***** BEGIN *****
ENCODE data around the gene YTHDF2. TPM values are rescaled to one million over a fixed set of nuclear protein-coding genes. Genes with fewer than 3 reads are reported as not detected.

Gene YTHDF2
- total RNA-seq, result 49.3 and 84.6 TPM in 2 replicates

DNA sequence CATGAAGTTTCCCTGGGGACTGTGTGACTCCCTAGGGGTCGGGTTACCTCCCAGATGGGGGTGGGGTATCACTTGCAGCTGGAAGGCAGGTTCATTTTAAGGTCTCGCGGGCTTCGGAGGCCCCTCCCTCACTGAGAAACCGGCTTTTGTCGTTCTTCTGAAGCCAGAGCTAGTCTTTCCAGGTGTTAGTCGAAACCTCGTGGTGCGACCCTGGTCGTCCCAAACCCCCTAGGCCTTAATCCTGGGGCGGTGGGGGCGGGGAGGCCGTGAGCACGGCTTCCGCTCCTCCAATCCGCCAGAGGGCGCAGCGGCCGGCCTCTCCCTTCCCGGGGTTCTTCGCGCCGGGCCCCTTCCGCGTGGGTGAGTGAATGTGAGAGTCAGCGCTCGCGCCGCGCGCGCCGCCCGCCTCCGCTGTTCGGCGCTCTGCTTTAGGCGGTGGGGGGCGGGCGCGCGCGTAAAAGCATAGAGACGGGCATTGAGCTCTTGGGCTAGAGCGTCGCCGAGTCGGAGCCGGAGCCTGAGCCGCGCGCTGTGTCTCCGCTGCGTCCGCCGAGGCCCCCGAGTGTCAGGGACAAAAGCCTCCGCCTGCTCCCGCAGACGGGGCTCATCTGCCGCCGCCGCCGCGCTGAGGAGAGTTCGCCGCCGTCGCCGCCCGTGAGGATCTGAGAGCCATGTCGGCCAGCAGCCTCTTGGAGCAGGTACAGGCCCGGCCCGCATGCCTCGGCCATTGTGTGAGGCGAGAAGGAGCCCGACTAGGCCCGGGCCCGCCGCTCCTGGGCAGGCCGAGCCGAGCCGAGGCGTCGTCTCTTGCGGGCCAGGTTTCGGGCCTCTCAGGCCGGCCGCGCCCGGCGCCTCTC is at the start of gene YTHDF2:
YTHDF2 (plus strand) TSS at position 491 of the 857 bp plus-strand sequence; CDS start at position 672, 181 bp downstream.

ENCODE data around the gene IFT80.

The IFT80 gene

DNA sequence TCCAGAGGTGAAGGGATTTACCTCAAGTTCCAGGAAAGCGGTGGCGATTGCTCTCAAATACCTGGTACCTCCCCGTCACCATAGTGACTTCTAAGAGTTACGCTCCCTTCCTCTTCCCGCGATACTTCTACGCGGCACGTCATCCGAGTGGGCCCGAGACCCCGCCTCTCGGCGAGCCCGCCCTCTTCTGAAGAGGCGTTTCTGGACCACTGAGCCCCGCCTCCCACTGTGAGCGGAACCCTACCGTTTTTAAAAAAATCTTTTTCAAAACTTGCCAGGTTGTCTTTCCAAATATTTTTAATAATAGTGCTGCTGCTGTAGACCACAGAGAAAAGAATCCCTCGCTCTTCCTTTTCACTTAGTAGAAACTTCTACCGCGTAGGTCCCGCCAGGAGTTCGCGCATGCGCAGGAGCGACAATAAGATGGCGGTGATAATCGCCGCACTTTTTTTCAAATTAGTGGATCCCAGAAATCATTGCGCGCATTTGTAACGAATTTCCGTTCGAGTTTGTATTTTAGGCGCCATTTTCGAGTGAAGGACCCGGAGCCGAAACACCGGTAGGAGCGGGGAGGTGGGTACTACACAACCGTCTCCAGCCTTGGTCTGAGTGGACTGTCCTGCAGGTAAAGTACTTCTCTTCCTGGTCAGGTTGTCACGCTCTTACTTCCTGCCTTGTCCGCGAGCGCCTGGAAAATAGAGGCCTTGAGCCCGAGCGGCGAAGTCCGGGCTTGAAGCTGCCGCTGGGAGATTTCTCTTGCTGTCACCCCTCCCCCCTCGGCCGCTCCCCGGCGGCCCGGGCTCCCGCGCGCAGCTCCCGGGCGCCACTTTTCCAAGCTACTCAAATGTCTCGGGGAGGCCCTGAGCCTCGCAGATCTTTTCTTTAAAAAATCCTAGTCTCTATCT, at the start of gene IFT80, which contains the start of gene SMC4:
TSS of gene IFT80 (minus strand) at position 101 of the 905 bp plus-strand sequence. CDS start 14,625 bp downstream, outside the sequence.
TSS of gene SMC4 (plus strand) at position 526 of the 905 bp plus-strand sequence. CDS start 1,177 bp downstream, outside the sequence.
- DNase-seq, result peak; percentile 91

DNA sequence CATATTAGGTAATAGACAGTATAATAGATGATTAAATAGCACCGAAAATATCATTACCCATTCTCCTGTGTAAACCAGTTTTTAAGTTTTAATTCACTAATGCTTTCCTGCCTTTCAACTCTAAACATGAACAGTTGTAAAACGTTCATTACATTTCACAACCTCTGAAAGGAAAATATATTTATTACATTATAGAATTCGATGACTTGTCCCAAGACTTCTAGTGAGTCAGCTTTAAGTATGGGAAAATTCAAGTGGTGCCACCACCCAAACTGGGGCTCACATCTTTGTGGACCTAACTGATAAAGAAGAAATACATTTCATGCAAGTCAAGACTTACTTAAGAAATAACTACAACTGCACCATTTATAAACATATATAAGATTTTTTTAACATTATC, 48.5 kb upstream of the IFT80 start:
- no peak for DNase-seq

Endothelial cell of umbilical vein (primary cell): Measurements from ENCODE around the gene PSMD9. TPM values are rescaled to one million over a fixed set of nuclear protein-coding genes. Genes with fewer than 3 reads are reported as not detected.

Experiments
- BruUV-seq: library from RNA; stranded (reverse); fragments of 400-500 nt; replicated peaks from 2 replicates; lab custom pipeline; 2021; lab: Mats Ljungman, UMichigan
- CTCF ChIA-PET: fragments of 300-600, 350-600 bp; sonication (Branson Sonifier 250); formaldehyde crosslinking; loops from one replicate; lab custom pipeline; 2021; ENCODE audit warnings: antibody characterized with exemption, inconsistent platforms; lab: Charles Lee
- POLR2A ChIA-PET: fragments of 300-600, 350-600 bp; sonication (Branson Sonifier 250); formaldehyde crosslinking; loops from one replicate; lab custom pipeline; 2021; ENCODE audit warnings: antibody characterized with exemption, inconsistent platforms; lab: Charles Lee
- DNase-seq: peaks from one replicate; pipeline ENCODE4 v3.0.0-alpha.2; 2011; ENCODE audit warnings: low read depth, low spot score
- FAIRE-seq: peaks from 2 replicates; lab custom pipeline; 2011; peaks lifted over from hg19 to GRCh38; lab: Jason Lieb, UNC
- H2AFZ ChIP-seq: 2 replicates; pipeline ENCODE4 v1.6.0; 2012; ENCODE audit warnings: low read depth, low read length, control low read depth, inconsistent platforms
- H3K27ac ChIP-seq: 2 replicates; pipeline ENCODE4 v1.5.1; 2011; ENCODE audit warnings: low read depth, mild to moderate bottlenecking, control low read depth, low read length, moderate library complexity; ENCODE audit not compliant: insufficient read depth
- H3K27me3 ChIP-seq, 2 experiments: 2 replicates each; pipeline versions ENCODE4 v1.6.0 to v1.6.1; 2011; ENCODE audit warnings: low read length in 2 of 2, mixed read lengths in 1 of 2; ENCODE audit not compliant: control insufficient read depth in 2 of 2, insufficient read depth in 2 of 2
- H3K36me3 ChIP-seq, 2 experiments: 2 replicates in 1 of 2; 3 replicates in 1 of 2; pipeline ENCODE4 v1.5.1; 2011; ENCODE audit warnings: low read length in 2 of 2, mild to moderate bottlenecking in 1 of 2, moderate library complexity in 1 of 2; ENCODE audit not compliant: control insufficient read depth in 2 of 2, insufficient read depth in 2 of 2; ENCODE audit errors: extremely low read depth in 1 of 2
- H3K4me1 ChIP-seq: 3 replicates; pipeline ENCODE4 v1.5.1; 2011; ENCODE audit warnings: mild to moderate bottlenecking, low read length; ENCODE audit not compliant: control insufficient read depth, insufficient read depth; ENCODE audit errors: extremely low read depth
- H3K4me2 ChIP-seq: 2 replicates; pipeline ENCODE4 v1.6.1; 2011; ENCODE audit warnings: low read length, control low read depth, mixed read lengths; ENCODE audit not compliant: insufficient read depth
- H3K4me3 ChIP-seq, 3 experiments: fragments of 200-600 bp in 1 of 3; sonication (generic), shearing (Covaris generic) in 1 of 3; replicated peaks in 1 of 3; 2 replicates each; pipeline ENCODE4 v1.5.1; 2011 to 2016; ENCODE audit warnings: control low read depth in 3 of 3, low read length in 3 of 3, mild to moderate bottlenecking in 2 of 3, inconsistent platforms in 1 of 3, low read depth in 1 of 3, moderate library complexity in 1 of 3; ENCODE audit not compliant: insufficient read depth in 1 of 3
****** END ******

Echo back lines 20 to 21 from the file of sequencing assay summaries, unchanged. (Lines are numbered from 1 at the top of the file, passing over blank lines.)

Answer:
- FAIRE-seq: peaks from 2 replicates; lab custom pipeline; 2011; peaks lifted over from hg19 to GRCh38; lab: Jason Lieb, UNC
- H2AFZ ChIP-seq: 2 replicates; pipeline ENCODE4 v1.6.0; 2012; ENCODE audit warnings: low read depth, low read length, control low read depth, inconsistent platforms